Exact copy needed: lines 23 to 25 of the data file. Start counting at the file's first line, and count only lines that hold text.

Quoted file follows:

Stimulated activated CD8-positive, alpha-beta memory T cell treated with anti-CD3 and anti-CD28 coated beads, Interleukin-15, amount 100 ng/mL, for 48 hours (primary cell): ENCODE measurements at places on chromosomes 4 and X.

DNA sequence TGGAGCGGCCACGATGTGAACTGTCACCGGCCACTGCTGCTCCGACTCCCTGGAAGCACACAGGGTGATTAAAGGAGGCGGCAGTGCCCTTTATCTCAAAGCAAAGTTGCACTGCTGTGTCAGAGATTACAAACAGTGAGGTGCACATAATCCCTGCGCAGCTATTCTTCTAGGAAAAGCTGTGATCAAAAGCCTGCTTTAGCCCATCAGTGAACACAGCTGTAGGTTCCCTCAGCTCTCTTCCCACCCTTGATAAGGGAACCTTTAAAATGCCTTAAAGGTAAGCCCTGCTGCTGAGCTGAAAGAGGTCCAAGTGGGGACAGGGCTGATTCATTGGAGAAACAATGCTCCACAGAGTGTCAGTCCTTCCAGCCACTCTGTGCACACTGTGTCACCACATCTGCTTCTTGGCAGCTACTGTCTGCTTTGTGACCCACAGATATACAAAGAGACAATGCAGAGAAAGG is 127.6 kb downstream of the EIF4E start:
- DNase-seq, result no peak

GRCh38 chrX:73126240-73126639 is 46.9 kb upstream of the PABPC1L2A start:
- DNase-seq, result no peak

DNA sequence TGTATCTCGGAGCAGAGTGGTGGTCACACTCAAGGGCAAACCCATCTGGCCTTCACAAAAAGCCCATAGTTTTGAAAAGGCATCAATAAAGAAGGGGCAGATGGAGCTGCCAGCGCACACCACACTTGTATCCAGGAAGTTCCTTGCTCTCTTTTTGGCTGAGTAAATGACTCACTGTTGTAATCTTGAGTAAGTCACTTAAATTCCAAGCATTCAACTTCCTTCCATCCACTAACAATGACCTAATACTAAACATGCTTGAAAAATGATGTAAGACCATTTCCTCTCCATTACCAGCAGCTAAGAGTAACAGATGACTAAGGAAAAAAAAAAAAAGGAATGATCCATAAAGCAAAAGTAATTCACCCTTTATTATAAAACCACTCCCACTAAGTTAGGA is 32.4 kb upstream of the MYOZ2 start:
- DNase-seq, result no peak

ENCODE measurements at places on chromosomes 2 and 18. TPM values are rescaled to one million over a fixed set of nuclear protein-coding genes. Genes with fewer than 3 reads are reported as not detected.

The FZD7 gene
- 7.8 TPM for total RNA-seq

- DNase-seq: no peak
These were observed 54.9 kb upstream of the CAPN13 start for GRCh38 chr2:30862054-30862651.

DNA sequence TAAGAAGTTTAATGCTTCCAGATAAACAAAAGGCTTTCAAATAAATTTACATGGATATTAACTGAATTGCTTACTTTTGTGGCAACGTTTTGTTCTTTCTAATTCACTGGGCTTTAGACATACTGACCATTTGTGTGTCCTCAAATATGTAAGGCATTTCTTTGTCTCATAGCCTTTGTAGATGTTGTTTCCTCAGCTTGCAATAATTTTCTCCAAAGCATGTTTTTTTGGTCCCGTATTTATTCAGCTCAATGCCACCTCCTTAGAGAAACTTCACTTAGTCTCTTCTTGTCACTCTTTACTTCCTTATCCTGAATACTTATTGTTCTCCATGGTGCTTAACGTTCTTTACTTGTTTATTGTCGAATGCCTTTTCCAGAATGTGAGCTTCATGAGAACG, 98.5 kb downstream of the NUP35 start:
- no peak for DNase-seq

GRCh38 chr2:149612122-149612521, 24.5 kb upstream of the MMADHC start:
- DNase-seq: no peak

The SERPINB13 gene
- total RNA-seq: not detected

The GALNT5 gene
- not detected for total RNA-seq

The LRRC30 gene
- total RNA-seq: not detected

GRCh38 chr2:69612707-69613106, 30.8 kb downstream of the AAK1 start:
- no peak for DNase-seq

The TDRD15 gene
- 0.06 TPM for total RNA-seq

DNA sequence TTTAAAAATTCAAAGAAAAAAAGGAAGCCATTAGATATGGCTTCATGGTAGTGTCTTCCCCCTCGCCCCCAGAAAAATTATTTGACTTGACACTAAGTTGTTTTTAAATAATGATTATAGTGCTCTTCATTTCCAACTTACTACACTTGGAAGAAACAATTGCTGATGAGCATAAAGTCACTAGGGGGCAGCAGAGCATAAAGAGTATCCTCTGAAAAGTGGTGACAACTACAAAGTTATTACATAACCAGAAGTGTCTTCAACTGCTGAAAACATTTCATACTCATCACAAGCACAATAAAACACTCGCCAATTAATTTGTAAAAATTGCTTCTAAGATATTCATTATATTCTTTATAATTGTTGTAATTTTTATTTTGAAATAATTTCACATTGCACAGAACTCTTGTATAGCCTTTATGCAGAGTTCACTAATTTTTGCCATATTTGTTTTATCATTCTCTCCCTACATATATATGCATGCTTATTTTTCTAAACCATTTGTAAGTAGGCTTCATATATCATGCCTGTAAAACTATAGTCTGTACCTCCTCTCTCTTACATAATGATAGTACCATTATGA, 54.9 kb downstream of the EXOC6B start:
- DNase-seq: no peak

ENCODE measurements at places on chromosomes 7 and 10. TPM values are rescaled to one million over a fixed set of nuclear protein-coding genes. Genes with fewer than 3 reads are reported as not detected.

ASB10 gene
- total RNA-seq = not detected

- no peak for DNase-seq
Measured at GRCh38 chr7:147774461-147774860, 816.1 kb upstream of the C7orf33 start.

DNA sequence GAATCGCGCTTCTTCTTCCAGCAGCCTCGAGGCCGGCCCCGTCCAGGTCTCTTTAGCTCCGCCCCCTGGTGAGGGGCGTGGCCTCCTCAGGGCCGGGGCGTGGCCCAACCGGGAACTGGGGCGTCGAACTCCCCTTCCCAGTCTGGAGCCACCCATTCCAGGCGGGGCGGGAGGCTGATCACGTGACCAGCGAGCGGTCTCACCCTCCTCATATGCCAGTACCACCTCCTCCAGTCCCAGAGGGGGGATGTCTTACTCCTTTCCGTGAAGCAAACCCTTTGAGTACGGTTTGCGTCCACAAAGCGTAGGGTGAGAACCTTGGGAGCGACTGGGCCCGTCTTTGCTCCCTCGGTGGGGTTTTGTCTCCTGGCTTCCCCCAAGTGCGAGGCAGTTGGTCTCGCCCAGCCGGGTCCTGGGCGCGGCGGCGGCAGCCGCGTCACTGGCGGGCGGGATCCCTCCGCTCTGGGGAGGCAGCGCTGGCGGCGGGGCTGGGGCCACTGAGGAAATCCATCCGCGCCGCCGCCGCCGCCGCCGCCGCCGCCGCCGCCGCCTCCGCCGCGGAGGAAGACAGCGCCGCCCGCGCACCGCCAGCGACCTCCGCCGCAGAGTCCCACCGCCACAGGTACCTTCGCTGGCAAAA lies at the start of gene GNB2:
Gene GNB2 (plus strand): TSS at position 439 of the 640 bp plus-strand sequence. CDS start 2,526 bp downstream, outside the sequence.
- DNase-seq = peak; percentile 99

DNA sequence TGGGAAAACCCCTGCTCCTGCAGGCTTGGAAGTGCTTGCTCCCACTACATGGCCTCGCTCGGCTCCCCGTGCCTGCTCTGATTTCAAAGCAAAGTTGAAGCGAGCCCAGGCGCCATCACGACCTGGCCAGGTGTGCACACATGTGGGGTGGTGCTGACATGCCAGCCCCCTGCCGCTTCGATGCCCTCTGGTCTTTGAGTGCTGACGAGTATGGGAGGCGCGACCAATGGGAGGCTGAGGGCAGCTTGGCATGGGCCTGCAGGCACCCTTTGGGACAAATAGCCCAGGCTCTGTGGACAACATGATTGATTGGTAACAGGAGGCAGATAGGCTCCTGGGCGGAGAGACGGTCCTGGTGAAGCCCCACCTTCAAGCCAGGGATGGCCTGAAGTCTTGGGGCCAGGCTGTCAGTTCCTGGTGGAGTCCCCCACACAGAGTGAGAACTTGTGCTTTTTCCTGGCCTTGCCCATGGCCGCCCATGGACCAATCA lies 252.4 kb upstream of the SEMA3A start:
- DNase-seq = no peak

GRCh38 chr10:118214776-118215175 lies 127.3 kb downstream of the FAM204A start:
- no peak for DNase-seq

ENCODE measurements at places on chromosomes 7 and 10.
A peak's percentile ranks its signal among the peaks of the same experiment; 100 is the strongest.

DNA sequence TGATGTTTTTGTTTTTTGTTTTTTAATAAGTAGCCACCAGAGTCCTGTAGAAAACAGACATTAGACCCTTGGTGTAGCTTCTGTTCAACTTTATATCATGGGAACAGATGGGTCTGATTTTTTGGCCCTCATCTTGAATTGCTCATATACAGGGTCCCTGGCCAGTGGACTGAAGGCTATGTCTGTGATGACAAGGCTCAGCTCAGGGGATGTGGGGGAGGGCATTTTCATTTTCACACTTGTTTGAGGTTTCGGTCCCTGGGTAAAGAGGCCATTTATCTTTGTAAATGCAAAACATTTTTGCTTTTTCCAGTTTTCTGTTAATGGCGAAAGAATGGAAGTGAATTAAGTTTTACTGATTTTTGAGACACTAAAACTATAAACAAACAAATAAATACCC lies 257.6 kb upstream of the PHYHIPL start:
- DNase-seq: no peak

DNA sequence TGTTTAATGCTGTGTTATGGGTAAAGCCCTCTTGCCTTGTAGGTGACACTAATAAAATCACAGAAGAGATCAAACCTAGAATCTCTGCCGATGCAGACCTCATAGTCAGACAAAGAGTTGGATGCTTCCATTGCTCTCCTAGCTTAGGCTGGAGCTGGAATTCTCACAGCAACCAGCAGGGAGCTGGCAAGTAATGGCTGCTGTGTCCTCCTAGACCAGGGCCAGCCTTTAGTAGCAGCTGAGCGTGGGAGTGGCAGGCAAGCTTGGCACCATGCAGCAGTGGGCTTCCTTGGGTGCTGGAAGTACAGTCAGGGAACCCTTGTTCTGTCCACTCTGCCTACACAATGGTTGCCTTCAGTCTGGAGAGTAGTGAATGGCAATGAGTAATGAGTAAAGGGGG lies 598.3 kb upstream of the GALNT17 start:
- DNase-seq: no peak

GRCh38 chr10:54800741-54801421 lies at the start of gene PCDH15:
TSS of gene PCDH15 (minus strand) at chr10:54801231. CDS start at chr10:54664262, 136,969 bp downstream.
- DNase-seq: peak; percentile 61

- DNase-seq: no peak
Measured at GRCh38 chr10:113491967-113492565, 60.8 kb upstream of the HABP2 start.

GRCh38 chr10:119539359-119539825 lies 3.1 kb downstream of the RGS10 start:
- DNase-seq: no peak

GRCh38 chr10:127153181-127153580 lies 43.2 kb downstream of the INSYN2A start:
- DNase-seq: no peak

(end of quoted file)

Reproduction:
GRCh38 chr2:69612707-69613106, 30.8 kb downstream of the AAK1 start:
- no peak for DNase-seq

The TDRD15 gene